Assessing Representation and Perceived Inclusion among Members of the Society for Epidemiologic Research

Publikation: Bidrag til tidsskrift/Konferencebidrag i tidsskrift /Bidrag til avisTidsskriftartikelForskningpeer review

DOI

  • Elizabeth A DeVilbiss, Eunice Kennedy Shriver National Institute of Child Health and Human Development, National Institutes of Health, Bethesda, Maryland., USA
  • Jennifer Weuve, Boston University School of Public Health, USA
  • David S Fink, Department of Epidemiology, Mailman School of Public Health, Columbia University, USA
  • Meghan D Morris, Department of Epidemiology and Biostatistics, University of California, San Francisco, San Francisco, California., USA
  • Onyebuchi A Arah
  • Jeannie G Radoc, Eunice Kennedy Shriver National Institute of Child Health and Human Development, National Institutes of Health, Bethesda, Maryland., USA
  • Geetanjali D Datta, Health Innovation and Evaluation Hub, CHUM Research Centre, Montreal, Canada
  • Nadia N Abuelezam, Boston College, USA
  • David S Lopez, Department of Preventative Medicine and Community Health, The University of Texas Medical Branch, Galveston, Texas, USA
  • Dayna A Johnson, Department of Epidemiology, Rollins School of Public Health, Emory University, Atlanta, GA, USA
  • Charles C Branas, Department of Epidemiology, Mailman School of Public Health, Columbia University, USA
  • Enrique F Schisterman, Eunice Kennedy Shriver National Institute of Child Health and Human Development, National Institutes of Health, Bethesda, Maryland., USA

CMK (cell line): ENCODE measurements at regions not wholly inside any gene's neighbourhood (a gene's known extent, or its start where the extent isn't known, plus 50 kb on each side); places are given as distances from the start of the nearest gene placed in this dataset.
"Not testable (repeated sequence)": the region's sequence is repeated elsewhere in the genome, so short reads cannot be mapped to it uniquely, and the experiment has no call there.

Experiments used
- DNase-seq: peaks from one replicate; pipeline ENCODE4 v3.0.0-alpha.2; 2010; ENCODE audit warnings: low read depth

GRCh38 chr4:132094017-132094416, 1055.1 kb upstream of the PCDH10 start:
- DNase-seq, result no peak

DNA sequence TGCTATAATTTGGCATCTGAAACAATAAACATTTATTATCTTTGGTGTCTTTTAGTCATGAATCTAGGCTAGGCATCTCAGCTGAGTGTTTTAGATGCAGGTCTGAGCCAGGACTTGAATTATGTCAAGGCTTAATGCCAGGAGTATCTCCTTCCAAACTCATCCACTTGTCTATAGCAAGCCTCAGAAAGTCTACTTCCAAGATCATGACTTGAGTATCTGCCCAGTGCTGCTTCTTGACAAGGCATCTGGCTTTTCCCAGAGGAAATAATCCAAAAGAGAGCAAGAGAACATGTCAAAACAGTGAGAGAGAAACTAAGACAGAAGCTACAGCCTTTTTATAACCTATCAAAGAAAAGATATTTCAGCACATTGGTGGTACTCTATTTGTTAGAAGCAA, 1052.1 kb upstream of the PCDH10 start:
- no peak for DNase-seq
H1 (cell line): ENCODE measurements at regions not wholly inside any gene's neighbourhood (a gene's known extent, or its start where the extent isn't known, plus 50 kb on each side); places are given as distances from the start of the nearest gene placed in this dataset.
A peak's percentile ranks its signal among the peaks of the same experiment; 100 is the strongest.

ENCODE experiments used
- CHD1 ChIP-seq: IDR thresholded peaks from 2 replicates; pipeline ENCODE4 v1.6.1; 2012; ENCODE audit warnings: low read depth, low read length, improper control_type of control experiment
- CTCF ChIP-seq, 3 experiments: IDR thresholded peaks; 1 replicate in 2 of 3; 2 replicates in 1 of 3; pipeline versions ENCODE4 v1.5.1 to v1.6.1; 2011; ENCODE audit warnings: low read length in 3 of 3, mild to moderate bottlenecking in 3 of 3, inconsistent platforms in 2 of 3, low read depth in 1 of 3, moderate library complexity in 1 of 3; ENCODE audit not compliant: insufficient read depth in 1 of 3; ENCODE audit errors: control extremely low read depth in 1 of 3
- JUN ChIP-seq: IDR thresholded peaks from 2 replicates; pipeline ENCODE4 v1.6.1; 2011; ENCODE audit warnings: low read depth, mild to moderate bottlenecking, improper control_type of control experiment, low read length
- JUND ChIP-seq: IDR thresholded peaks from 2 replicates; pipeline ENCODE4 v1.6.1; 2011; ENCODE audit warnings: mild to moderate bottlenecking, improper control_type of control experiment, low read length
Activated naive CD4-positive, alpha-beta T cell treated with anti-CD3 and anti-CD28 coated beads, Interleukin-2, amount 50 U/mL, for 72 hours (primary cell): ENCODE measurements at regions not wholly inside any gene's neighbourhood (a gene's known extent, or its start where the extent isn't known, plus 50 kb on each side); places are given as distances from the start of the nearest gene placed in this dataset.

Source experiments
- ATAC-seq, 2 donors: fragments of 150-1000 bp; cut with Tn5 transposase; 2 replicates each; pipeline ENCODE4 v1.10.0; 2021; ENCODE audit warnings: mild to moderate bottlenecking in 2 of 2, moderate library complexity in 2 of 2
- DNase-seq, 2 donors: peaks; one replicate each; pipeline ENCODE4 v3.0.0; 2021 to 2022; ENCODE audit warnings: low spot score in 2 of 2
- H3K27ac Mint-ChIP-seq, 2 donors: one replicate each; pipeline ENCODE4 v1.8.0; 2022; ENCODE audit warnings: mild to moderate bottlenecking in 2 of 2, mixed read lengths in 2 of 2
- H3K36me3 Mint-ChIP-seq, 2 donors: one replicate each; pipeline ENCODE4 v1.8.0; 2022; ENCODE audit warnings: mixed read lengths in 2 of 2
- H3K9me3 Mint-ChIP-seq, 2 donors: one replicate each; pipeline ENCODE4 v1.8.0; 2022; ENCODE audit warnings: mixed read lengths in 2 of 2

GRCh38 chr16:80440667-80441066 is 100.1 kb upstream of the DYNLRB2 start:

Using Web-based survey data collected in June-August 2018 from members of the Society for Epidemiologic Research (SER), we characterized numerous dimensions of social identity and lived experience and assessed relationships between these characteristics and perceptions of inclusion and Society participation. We quantified associations between those characteristics and 3 outcomes: feeling very welcomed, high (top 25th percentile) self-initiated participation, and any (top 10th percentile) Society-initiated participation. Data for racial/ethnic and religious minority categories were blinded to preserve anonymity, and we accounted for missing data. In 2018, most SER members (n = 1,631) were White (62%) or female (66%). Females with racial/ethnic nonresponse were least likely to report feeling very welcomed, while White males were most likely. Members who did not report their race, identified with a specific racial/ethnic minority, or were politically conservative/right-leaning were less likely than White or liberal/left-leaning members to have high self-initiated participation. Women and persons of specific racial/ethnic minority or minority religious affiliations were less likely to participate in events initiated by the Society. These data represent a baseline for assessing trends and the impact of future initiatives aimed at improving diversity, inclusion, representation, and participation within SER.

OriginalsprogEngelsk
TidsskriftAmerican Journal of Epidemiology
Vol/bind189
Nummer10
Sider (fra-til)998-1010
Antal sider13
ISSN0002-9262
DOI
StatusUdgivet - okt. 2020

Bibliografisk note

Published by Oxford University Press on behalf of the Johns Hopkins Bloomberg School of Public Health 2020.

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